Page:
thirty minutes of any weight class. This announcement, however, was seen as a bluff by the wrestlers and their wrestling promoter R. B. Benjamin. For a long time, no one came forward to accept the challenge. To break the ice, Gama presented another challenge to specific heavyweight wrestlers. He challenged Stanislaus Zbyszko and Frank Gotch, either he would beat them or pay them the prize money and go home. The first professional wrestler to take his challenge was the American Doc Benjamin Roller. Gama threw "Doc" 13 times in the 15-minute match, Gama pinned Roller in 1 minute 40 seconds the first time, and in 9 minutes 10 seconds the other. On the second day, he defeated 12 wrestlers and thus gained entry to the official tournament.
Match with Stanislaus Zbyszko
He was pitted against world champion Stanislaus Zbyszko and the date of bout was set as 10 September 1910. Zbyszko was then regarded among the premier wrestlers in the world; and he would then take on the mammoth challenge of India's feared Great Gama, an undefeated champion who had been unsuccessful in his attempts to lure Frank Gotch into a match. And so, on September 10, 1910, Zbyszko faced the Great Gama in the finals of the John Bull World Championships in London. The match was £250 in prize money and the John Bull Belt. Within a minute, Zbyszko was taken down and remained in that position for the remaining 2 hours and 35 minutes of the match. There were a few brief moments when Zbyszko would get up, but he just ended back down in his previous position. Crafting a defensive strategy of hugging the mat in order to nullify Great Gama’s greatest strengths, Zbyszko wrestled the Indian legend to a draw after nearly three hours of grappling, though Zbyszko’s lack of tenacity angered many of the fans in attendance. Nevertheless, Zbyszko still became one of the few wrestlers to ever meet the Great Gama without going down in defeat; The two men were set to face each other again on September 17, 1910. On that date, Zbyszko failed to show up and Gama was announced the winner by default. He was awarded the prize and the John Bull Belt. Receiving this belt entitled Gama to be called Rustam-e-Zamana or World Champion.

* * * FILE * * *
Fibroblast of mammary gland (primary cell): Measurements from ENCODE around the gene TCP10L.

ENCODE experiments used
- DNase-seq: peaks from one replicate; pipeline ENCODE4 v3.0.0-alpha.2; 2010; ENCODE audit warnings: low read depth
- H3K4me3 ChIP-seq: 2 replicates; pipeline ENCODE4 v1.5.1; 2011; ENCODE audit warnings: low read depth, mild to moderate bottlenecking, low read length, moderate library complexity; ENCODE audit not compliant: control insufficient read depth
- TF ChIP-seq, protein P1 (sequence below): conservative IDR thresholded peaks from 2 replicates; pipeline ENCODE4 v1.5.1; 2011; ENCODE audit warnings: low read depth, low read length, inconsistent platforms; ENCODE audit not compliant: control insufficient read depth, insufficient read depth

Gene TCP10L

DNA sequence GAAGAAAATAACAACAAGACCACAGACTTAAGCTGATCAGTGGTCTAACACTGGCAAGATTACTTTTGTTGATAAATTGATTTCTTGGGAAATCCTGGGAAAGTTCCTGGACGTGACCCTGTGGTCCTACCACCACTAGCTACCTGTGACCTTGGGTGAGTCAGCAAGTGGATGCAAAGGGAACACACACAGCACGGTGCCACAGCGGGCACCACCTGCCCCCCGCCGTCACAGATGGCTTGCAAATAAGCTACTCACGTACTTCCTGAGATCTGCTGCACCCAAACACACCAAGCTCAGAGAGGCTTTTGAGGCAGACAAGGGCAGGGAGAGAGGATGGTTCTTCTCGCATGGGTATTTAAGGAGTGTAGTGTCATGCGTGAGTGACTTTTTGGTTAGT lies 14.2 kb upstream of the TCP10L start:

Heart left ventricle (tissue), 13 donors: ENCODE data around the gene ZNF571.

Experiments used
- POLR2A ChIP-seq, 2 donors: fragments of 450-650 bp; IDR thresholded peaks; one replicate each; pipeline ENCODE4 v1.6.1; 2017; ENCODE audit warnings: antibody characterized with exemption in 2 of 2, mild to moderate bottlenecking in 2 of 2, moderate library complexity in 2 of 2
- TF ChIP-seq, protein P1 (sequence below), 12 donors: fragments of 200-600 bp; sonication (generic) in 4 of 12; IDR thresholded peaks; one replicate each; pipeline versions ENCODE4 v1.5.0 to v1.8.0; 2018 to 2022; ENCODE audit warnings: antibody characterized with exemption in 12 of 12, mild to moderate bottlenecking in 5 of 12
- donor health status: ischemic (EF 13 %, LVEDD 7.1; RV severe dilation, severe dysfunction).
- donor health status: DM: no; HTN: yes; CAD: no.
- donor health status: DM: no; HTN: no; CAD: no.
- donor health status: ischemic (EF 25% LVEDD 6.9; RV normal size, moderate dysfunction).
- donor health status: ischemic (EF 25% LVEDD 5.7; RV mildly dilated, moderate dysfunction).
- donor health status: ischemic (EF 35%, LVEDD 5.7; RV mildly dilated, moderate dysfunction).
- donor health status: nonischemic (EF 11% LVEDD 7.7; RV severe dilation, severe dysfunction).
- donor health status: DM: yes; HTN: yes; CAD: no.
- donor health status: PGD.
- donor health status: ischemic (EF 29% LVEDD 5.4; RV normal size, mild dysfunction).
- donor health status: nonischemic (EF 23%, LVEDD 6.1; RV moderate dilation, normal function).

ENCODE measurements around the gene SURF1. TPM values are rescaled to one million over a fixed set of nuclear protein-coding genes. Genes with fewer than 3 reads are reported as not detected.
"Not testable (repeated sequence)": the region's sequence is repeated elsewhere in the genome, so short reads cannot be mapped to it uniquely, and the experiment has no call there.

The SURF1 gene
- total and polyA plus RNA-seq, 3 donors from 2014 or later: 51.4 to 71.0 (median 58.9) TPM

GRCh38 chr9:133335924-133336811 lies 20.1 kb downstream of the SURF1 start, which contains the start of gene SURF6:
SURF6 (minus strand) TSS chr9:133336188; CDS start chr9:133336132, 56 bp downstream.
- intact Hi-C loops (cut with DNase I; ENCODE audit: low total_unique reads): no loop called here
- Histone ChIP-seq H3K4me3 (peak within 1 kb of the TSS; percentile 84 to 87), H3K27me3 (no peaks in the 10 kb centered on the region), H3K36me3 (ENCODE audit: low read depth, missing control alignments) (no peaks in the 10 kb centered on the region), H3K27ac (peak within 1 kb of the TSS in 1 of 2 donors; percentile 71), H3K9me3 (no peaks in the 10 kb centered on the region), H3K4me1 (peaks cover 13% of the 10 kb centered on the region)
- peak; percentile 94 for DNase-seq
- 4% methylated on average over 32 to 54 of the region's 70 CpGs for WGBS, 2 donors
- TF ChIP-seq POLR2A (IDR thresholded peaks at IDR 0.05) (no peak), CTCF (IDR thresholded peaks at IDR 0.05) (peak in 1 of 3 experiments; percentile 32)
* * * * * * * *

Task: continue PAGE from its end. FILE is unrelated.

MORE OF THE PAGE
Matches with American and European champions
During this tour, Gama defeated some of the most respected grapplers in the world, "Doc" Benjamin Roller of the United States, Maurice Deriaz of Switzerland, Johann Lemm (the European Champion) of Switzerland, and Jesse Peterson (World Champion) from Sweden. In the match against Roller, Gama now issued a challenge to the rest of those who laid claim to the World Champion's Title, including Japanese Judo champion Taro Miyake, George Hackenschmidt of Russia and Frank Gotch of the United States – each declined his invitation to enter the ring to face him. At one point, to face some type of competition, Gama offered to fight twenty English wrestlers, one after another. He announced that he would defeat all of them or pay out prize money, but still, no one would take up his challenge.
The final encounter with Raheem Bakhsh Sultani Wala
Shortly after his return from England, Gama faced Raheem Bakhsh Sultani Wala in Allahabad. This bout eventually ended the long struggle between the two pillars of Indian wrestling of that time in favor of Gama and he won the title of Rustam-e-Hind or Champion of India. Later in his life when asked who was his strongest opponent, Gama replied, "Raheem Bakhsh Sultani Wala".